Longer term, the indices remained well within their uptrends across all timeframes: short term (17072-19869, 2001-2982), intermediate term (17213-22339, 1805-2578 and long term (5369-18873, 797-2129).

    Volume rose; breadth was terrible. The VIX lifted another 9% on top of Wednesday's up 8%, finishing back above its 100 day moving average and within short and intermediate term trading ranges. Despite a couple lousy Market days, nothing in the VIX right now suggests anything ominous on the downside for stocks.

    https://www.bespokepremium.com/think-big-blog/breadth-turns-negative/

    The long Treasury recovered from a couple of rough down days, ending above its 100 day moving average and the lower boundary of its short term trading range. While avoiding, at least temporarily, more damage to the downside, TLT is developing a very short term downtrend. So what stability it had established over the past couple of weeks has been dissipated. I remain cautious and concerned about the potential that its recent move could be signaling a major change in the underlying fundamentals. As I noted yesterday, I have no conclusions, just worries.

    GLD was down again, closing below its 100 day moving average and continuing to build a head and shoulders formation.

    Bottom line: the trend of lower highs continues. However, stocks are getting oversold, so no immediate reason to get beared up. It may be nothing more than a reflection of the Markets acting on the poor short term risk/reward equation which I have noted several times recently. Longer term, the momentum remains to the upside and will continue at least until the lower boundaries of the indices short term uptrends (17072, 2001) are successfully challenged.

    The TLT chart is again in a state of flux, though yesterday's rally offered hope that the Treasury could be trying again to establish some price stability. We need more of that before getting too comfortable.

    Fundamental

    Headlines

    Yesterday's US economic news was mixed: weekly jobless claims fell more than expected but March personal income and spending were less than anticipated. The more important being the latter since it is primary indicator. If the week ended at Thursday's close, this would be the thirteenth negative data week out of the last fourteen. There are four big numbers that will be reported this morning but I will be on the road by then. So I will make the final tally Monday morning.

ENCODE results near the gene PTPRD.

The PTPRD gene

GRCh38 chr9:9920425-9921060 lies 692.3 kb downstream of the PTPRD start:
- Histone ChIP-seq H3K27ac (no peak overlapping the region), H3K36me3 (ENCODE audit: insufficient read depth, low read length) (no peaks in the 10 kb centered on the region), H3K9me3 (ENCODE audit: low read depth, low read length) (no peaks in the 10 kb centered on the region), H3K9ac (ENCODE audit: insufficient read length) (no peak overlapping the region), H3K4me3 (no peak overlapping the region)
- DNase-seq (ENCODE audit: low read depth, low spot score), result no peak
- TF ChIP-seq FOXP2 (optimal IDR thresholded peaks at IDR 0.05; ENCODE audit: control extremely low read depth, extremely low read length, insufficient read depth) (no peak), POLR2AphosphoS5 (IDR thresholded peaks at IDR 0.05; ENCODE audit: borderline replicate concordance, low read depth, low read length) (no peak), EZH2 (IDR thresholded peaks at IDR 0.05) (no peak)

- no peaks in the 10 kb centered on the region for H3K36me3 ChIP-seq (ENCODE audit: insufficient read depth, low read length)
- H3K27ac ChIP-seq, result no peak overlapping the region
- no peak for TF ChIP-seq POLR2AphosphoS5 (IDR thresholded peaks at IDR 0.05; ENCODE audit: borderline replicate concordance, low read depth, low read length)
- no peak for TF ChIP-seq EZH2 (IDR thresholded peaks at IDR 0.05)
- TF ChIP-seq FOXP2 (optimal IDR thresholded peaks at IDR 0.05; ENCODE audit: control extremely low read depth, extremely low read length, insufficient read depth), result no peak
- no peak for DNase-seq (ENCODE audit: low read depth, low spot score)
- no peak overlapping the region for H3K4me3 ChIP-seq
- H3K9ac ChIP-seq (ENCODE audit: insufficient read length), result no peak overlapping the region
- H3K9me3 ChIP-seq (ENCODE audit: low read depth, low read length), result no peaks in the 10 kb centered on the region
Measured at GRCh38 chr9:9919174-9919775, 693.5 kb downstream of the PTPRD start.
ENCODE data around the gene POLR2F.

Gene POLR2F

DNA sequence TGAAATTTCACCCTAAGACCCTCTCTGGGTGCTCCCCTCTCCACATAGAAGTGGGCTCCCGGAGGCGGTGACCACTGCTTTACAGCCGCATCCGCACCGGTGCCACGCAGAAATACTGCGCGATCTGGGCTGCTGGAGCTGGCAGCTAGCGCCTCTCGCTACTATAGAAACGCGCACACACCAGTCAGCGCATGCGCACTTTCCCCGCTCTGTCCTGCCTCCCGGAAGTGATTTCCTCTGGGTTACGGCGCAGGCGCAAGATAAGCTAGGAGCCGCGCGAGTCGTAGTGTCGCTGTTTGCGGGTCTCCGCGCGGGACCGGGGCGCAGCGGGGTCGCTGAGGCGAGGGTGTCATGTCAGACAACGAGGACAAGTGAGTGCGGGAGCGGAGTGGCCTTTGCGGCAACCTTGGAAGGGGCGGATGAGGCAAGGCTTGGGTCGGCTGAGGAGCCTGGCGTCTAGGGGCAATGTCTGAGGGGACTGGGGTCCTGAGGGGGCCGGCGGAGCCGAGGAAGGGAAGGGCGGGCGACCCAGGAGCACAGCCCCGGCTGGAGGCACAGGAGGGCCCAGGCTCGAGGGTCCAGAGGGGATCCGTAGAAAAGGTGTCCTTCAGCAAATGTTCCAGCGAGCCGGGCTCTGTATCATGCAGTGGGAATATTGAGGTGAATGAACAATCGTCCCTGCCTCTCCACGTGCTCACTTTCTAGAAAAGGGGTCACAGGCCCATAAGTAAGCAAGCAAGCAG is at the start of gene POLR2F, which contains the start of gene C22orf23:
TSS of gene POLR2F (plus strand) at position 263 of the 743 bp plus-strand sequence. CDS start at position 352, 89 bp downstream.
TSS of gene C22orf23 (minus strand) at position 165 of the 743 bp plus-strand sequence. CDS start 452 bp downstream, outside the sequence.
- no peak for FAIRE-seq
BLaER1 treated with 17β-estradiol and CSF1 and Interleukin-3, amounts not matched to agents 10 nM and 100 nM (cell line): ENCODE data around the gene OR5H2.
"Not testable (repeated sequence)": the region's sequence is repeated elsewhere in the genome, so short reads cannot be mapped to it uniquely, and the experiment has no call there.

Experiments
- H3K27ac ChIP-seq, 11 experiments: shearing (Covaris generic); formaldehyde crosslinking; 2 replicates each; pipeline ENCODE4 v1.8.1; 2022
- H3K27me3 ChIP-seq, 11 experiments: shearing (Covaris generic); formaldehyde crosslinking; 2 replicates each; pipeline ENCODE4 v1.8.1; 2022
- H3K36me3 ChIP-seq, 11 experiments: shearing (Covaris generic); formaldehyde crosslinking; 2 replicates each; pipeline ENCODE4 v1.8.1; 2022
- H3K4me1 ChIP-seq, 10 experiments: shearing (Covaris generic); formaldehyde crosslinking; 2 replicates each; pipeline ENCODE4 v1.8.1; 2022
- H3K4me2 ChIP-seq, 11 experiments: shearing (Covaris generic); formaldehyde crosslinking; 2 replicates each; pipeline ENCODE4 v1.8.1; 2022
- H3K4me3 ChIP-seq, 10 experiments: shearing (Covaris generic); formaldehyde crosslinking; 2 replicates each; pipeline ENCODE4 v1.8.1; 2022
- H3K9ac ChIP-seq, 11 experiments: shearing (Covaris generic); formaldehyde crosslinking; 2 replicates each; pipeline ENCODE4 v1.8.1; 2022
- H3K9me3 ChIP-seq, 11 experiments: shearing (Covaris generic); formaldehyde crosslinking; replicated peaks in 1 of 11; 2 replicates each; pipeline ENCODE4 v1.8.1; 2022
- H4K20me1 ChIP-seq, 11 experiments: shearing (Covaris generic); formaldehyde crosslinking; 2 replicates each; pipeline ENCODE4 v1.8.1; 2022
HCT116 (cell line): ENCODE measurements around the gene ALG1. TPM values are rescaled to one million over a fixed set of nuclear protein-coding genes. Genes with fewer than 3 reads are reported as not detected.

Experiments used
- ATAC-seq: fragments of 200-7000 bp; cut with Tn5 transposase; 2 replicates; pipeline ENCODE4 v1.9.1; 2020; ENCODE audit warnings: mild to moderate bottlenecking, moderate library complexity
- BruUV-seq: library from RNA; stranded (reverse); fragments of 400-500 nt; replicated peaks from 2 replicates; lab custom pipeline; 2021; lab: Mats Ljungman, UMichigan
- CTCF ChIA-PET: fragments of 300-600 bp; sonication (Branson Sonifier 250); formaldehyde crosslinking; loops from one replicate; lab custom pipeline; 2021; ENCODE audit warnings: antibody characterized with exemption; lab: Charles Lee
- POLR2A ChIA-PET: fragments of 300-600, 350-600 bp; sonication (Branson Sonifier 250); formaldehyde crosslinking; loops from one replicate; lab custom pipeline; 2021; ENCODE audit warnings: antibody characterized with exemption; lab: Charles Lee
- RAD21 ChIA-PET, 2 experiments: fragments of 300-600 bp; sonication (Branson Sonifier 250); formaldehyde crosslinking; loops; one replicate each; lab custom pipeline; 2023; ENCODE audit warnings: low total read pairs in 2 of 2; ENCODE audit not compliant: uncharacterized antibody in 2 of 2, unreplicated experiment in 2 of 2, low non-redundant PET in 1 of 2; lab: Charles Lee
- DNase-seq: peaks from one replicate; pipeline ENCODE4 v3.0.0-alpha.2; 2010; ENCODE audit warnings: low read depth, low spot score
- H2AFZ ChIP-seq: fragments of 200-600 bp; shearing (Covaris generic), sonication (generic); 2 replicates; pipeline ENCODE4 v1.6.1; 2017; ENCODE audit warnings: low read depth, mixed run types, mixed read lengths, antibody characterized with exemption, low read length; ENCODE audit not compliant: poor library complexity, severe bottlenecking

Update on big four economic indicators (medium):

    http://www.advisorperspectives.com/dshort/updates/Big-Four-Economic-Indicators.php

    Atlanta Fed just released its forecast for second quarter GDP, drumroll please, at +0.9%.

    http://www.zerohedge.com/news/2015-04-30/scariest-spreadsheet-fed-possession-just-revealed-just-scary-gdp-number-q2

    Oversea, the news was no better.

    (1) the Bank of Japan voted to maintain QE but failed to meet expectations of an even greater commitment [oh, boo whoo]; Russia's central bank lowered key interest rates

    (2) April inflation in the EU was reported flat versus the March report of -0.1%. Some investors are pointing at this a sign of inflation; but I think that is a bit of stretch, at least for the moment,

    (3) Moody's cut Greece's credit rating, again. Meanwhile, the government scrambled to make May pension payments; not exactly confidence building. In addition, it began meetings with EU officials in hopes of having a preliminary deal by May 3rd. Monday should be fun.

    ***overnight, April Chinese PMI was unchanged while the UK number was well below expectations; Japanese March inflation was 0.2%.

    Nothing illustrates the fragile, schizophrenic mood of investors than the above: (1) the perpetrator of the greatest expansion of a central bank balance sheet in history stays the course but doesn't increase it to even more ridiculous heights and that prompts whiney butt complaints, (2) inflation in Europe is flat [i.e. 0], but that generates worries that inflation is surely on the way.